Tom Watson has the shanks

Tom Watson has the shanks

Watson at Royal Troon on Wednesday.
Ross Kinnaird/Getty Images

TROON, Scotland — If you are impressionable or sensitive to use of the S-word, you might not want to read the following. It concerns Tom Watson, the defending champion at the British Senior Open, and his confession that he … well, that he’s been … Oh hell, I’ll just say it: He’s got the SHANKS.

“I’m shanking the ball more than I used to,” Watson said this afternoon after practicing at Royal Troon. “I hit three shanks last year, and I think I’ve had one shank this year.” He was grinning when he said this, gallows humor apparently suiting his senior-golfer temperament.

Personally, I’d have rather heard him admit to a passion for cross-dressing. The shank — defined as “a severe mishit in which the ball is struck by the hosel of the club” — is the ugliest shot in golf. Most club pros won’t even use the S-word on the lesson tee, for fear of infecting those within earshot.

“I never had a shank before,” Watson continued, alluding to a Hall of Fame career encompassing eight major titles and 31 other PGA Tour wins.

“Actually, I did.” He smiled again. “I was playing with Gary Player, and I had a shank at the Canadian Open — a beautiful high shank over here into the adjoining fairway. And then I hit a pitching wedge up on the green and made about a 20-footer for par.”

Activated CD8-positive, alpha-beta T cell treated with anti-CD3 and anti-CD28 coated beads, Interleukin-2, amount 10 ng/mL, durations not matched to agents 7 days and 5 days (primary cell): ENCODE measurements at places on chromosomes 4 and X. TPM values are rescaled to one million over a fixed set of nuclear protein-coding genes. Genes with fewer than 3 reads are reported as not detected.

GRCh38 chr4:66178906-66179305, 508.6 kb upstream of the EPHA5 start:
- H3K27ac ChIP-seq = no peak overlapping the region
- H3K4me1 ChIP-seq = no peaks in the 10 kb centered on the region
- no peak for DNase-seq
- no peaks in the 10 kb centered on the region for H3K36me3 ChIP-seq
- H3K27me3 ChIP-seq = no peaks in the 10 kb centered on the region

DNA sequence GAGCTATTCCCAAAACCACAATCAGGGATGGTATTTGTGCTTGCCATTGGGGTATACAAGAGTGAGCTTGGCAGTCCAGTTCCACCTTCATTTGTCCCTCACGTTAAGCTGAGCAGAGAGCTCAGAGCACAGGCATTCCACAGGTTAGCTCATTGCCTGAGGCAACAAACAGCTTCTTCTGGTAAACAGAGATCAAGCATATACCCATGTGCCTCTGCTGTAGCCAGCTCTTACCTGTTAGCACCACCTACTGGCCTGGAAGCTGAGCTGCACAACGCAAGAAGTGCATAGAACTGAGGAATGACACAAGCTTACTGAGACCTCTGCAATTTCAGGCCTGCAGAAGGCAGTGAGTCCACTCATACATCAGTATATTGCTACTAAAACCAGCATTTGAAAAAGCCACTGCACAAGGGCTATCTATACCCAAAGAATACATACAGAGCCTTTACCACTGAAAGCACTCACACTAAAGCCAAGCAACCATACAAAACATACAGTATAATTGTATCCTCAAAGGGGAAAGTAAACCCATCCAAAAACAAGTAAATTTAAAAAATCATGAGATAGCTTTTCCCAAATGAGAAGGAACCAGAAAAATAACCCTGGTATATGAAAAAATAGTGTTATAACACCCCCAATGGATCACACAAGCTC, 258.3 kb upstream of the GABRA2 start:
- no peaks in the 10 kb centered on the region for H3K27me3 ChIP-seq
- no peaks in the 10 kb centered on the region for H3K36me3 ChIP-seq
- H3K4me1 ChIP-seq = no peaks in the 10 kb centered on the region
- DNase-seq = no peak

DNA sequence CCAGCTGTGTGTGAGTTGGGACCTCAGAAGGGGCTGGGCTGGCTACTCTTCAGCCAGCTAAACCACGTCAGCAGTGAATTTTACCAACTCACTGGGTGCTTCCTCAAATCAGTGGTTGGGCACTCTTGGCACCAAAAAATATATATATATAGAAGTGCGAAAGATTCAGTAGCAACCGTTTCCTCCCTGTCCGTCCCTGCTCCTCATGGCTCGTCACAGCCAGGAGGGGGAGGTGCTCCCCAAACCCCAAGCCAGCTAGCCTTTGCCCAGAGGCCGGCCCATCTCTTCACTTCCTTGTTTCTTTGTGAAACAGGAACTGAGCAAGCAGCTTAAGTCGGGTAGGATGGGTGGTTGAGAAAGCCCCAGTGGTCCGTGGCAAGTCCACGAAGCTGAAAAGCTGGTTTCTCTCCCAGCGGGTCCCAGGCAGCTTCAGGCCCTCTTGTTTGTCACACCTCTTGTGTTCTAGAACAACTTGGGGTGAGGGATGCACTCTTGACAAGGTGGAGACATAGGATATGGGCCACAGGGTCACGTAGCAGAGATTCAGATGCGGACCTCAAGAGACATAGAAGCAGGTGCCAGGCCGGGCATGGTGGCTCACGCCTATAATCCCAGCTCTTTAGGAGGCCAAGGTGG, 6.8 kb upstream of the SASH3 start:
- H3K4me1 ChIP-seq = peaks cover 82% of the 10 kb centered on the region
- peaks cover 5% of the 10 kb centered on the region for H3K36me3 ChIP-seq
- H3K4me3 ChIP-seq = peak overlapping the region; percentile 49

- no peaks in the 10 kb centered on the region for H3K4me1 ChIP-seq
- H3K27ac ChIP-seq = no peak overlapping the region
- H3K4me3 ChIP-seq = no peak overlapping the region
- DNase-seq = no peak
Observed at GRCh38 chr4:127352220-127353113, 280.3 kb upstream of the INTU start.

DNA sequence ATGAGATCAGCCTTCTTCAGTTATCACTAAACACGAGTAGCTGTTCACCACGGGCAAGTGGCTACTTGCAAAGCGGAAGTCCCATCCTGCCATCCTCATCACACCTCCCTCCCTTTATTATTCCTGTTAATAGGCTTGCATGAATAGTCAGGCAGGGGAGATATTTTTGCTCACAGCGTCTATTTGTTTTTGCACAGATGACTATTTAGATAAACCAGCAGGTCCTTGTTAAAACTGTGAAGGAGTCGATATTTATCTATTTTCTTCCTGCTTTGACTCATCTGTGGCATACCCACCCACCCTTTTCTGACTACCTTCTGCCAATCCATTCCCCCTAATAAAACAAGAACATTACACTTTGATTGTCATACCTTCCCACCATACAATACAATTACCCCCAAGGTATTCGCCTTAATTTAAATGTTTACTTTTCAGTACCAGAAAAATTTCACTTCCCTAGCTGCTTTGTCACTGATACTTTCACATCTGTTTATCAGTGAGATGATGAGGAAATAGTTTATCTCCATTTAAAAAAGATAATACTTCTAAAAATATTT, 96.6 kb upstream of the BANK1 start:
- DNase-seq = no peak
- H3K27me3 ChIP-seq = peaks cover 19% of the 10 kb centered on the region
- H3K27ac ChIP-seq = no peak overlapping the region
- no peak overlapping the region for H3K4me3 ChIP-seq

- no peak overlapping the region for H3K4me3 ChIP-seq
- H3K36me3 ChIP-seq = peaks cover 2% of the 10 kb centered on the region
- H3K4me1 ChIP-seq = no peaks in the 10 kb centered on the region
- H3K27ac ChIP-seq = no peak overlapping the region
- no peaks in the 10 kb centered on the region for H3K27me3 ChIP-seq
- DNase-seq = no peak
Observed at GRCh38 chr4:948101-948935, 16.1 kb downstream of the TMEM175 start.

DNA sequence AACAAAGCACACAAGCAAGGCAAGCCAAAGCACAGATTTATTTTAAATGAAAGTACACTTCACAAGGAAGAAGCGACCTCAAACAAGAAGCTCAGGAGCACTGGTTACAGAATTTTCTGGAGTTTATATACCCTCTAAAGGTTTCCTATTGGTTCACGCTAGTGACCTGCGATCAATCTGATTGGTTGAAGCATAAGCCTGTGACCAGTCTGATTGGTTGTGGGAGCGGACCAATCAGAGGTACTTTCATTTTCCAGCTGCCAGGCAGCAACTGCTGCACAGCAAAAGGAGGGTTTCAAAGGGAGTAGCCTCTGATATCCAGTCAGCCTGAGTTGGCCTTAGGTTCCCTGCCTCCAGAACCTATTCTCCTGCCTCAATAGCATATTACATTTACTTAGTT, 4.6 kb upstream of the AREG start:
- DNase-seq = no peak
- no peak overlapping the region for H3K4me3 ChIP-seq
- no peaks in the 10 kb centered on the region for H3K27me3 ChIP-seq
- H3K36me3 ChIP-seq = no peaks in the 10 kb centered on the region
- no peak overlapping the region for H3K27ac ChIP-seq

A “beautiful high shank” leading to a par? Watson, to paraphrase Bobby Jones, plays a game with which I am not familiar.

I was reminded of the time I interviewed Johnny Miller on the subject of his final-round 63 at the 1973 U.S. Open. “Your iron game was phenomenal that day,” I said to Miller. “What was your swing thought coming down the stretch at Oakmont?”

“I only had one thought over the ball,” Miller replied. “Don’t shank it!”

Miller went on to explain that he had once held the final-round lead in a Bing Crosby Pro-Am at Pebble Beach, only to crash and burn with a cold-shanked approach shot on the 16th hole. He was never able to erase that shot from his memory bank — which explains, if you think about it, the NBC commentator’s white-knuckle analysis of contemporary players.

Still, it was a shock to hear Watson spewing the S-word at Troon, like some latter-day George Carlin. Asked for details about his most recent shank, Watson cited a second-round screw-up at his own Watson Challenge, a three-round medal-play tournament for Kansas City-area golfers. “I was playing the 17th hole, a par 5 into a strong wind, and I was just trying to hit a 60-yard sand wedge. I take the swing, and there it is” — he swept an arm out to the right — “a pitch-out … fortunately, it didn’t get into really bad trouble. I had a little pitch, knocked it to about six feet and made it for par.

“Easy par,” Watson said for emphasis. “Driver, 5-iron, shank, sand wedge, putt.”

So there you have it. One of the greatest players in the history of the game …

“I had a shank last year at Minneapolis,” Watson interrupted. “I was in the hazard, and the ball was above my feet, and I was trying to hit a shot, laid open the face … but I shanked it out of the hazard. But at least I got it out.” He beamed. “Got it over here” — another wave of the arm — “and I got that ball up-and-down for ….”

We know, Tom. For par.